Let me go back to the conventional wisdom. The current crisis is supposedly the result of reckless lending to people trying to buy homes. The lending institutions would loan money to anyone who came asking, and then bundle those loans together and sell them to mutual funds, who would be making good interest on the mortgages as the borrowers started paying in. The incentive to bundle the loans and offer them on the market was this: there was so much money in the market that funds were desperate for things to buy!

We have a word for what happens when there is too much money in the market: inflation. If the Consumer Price Index, which is what is used to measure inflation, included investments in its list of things that it checks prices for, the measurement would have been through the roof over the last 15 years. It is not unreasonable to assume that the average American is going to be invested in the stock market, so there is no reason not to include a bundle of stocks when considering prices. If you want to enter the market today, you will paying a lot more for equivalent resources than someone who entered 20 years ago!

This inflationary effect has largely been ignored, or lauded as a true increase in value, when really it is a unique situation in history. A cause, and I think the main cause, of high inflation in the stock market when “consumer” inflation is so low is the glut of money mandated to stay in the market by these government plans.

If the money that is trapped in these 401(k) and IRA plans were released, or had never been stuck there, the market would be less skewed. People could have and probably would have used the money to start small businesses, buy commodities like gold and oil, or simply saved in a savings account. Many also would have invested the money in stocks of their choosing, rather than the broad managed mutual funds (where their money may be supporting companies and initiatives that they dislike, though they will not do the work to discover this).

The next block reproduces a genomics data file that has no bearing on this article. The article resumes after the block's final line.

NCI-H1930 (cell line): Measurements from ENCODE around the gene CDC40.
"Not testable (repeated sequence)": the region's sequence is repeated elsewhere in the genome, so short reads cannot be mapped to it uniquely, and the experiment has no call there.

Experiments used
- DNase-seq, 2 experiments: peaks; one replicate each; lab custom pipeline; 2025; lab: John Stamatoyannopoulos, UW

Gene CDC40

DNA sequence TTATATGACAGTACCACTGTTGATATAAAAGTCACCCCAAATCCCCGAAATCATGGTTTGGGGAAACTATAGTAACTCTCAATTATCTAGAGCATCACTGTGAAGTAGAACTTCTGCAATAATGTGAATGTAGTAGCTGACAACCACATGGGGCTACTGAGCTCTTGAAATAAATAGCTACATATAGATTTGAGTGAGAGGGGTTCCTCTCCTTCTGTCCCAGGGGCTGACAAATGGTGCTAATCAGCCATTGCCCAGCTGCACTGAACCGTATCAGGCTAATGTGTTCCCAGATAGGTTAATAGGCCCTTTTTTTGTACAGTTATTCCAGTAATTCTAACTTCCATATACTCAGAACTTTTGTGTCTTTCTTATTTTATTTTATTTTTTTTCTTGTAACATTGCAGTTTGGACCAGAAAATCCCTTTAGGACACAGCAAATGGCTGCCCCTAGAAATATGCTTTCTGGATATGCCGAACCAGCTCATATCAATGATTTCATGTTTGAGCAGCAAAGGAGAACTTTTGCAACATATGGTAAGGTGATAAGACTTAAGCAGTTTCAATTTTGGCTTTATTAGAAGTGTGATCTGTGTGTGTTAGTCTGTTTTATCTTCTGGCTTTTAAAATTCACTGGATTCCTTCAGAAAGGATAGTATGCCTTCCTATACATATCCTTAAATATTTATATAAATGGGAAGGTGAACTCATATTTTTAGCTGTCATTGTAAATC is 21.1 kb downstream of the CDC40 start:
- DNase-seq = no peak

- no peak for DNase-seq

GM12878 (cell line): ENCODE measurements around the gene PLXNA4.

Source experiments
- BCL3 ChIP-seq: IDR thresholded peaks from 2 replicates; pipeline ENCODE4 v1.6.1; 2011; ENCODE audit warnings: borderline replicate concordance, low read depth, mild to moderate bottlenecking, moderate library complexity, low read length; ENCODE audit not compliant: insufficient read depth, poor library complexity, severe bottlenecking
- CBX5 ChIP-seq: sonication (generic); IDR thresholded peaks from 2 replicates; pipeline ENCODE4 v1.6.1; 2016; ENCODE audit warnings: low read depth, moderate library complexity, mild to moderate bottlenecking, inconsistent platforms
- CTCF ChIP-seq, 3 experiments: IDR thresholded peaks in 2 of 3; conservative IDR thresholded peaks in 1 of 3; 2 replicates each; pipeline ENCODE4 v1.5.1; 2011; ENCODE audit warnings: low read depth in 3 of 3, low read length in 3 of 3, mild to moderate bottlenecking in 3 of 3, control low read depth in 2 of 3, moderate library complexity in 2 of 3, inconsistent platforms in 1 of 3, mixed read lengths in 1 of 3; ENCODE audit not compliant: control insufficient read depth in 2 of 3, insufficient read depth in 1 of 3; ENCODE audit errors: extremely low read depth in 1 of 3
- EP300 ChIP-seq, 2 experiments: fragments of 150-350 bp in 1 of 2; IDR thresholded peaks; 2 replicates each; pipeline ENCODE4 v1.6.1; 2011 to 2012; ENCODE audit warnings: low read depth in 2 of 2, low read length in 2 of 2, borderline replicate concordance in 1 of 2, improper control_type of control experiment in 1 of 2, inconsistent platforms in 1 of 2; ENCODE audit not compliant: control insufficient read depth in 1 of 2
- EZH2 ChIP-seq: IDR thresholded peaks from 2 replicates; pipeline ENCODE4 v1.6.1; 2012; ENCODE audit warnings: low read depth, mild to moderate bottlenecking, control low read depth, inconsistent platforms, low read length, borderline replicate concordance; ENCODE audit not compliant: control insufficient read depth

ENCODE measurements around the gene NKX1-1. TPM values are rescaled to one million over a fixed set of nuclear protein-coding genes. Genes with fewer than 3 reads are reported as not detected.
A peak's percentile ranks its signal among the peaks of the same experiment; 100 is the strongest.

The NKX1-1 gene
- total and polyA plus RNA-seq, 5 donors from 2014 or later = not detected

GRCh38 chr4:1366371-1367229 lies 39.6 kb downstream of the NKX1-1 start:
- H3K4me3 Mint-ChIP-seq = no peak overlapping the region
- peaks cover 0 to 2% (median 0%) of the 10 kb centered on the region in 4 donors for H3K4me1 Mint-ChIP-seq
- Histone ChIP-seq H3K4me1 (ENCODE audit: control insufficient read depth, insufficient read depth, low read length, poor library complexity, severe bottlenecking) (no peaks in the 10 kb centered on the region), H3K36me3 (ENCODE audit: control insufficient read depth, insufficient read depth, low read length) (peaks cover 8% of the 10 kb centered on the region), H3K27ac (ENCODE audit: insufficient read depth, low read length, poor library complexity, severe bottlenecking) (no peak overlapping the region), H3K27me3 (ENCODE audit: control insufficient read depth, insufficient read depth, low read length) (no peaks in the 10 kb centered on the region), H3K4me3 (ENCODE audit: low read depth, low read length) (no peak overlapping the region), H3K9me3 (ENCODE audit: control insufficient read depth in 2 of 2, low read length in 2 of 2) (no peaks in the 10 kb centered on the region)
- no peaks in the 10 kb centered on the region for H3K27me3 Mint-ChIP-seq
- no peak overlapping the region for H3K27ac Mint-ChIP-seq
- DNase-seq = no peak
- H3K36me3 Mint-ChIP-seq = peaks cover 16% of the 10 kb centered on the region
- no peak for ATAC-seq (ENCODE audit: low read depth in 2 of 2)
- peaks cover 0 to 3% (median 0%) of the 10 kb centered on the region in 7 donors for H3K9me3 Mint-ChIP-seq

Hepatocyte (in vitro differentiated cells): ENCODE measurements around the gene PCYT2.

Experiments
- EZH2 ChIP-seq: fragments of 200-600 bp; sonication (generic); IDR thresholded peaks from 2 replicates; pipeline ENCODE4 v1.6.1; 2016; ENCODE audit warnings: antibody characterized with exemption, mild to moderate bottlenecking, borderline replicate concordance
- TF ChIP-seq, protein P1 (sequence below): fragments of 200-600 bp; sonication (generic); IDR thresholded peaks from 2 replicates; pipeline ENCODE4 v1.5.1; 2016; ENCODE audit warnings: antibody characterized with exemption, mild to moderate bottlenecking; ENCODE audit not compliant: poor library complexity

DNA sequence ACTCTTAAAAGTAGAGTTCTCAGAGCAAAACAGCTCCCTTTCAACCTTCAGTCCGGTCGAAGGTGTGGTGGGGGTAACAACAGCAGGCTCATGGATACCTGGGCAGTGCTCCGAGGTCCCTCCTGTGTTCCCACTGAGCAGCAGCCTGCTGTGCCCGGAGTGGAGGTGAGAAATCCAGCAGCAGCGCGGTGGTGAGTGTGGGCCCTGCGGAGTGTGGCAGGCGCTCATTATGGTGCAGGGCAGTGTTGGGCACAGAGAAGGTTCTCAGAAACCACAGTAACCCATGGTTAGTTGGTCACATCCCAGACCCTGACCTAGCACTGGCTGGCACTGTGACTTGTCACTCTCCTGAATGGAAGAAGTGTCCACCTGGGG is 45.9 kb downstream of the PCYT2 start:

The structure of the 401(k) and IRA systems make them essentially a direct subsidy to two groups: retirement plan managers and companies that are issuing common stock. They drastically increase the ability for common stock companies to get credit and they line the pockets of the owners of the largest financial firms. Here is a list of some of the top retirement benefit companies. You’ll note that the top few control the vast majority of accounts. These companies and the companies that offer the mutual funds they select as investment choices make billions because the government mandates they, or people like them, manage your retirement funds.

To sum up: the government has told companies that the best way to handle their employee’s retirement is to require the employees to invest in either a) government bonds, free credit for the government or b) mutual funds, free credit for corporations and controlled by the biggest financial companies. Many companies have done as the government told them. This has caused a glut of money and artificial inflation in the stock markets, especially the markets for mutual funds. This artificial inflation and easy credit to corporations is what is coming back to bite us in the butt now.

The government has no plans to do this any differently in the future.